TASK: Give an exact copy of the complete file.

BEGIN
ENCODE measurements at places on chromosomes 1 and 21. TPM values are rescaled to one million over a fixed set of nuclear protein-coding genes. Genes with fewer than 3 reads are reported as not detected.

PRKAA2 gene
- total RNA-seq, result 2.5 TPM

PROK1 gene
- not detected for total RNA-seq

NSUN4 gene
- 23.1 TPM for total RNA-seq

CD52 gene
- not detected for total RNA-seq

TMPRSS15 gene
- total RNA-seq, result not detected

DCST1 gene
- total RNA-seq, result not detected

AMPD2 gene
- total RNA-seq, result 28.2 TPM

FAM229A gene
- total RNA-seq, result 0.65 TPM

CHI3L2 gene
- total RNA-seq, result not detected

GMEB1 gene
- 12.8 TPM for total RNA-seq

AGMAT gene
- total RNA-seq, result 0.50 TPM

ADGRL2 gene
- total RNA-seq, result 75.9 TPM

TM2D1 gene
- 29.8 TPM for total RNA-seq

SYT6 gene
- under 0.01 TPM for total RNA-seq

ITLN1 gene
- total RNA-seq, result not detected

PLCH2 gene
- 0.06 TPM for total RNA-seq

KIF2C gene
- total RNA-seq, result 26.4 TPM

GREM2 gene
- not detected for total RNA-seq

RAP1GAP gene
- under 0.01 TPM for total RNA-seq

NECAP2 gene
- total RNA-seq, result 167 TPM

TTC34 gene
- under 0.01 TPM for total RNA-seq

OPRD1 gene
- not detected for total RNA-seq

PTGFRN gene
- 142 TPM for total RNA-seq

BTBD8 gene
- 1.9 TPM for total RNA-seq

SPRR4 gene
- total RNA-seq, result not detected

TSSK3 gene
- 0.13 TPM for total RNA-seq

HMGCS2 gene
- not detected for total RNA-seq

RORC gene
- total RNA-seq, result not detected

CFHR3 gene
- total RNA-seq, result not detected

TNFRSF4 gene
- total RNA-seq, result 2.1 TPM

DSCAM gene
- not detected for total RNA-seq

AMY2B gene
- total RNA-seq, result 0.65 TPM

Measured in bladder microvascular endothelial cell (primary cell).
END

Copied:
ENCODE measurements at places on chromosomes 1 and 21. TPM values are rescaled to one million over a fixed set of nuclear protein-coding genes. Genes with fewer than 3 reads are reported as not detected.

PRKAA2 gene
- total RNA-seq, result 2.5 TPM

PROK1 gene
- not detected for total RNA-seq

NSUN4 gene
- 23.1 TPM for total RNA-seq

CD52 gene
- not detected for total RNA-seq

TMPRSS15 gene
- total RNA-seq, result not detected

DCST1 gene
- total RNA-seq, result not detected

AMPD2 gene
- total RNA-seq, result 28.2 TPM

FAM229A gene
- total RNA-seq, result 0.65 TPM

CHI3L2 gene
- total RNA-seq, result not detected

GMEB1 gene
- 12.8 TPM for total RNA-seq

AGMAT gene
- total RNA-seq, result 0.50 TPM

ADGRL2 gene
- total RNA-seq, result 75.9 TPM

TM2D1 gene
- 29.8 TPM for total RNA-seq

SYT6 gene
- under 0.01 TPM for total RNA-seq

ITLN1 gene
- total RNA-seq, result not detected

PLCH2 gene
- 0.06 TPM for total RNA-seq

KIF2C gene
- total RNA-seq, result 26.4 TPM

GREM2 gene
- not detected for total RNA-seq

RAP1GAP gene
- under 0.01 TPM for total RNA-seq

NECAP2 gene
- total RNA-seq, result 167 TPM

TTC34 gene
- under 0.01 TPM for total RNA-seq

OPRD1 gene
- not detected for total RNA-seq

PTGFRN gene
- 142 TPM for total RNA-seq

BTBD8 gene
- 1.9 TPM for total RNA-seq

SPRR4 gene
- total RNA-seq, result not detected

TSSK3 gene
- 0.13 TPM for total RNA-seq

HMGCS2 gene
- not detected for total RNA-seq

RORC gene
- total RNA-seq, result not detected

CFHR3 gene
- total RNA-seq, result not detected

TNFRSF4 gene
- total RNA-seq, result 2.1 TPM

DSCAM gene
- not detected for total RNA-seq

AMY2B gene
- total RNA-seq, result 0.65 TPM

Measured in bladder microvascular endothelial cell (primary cell).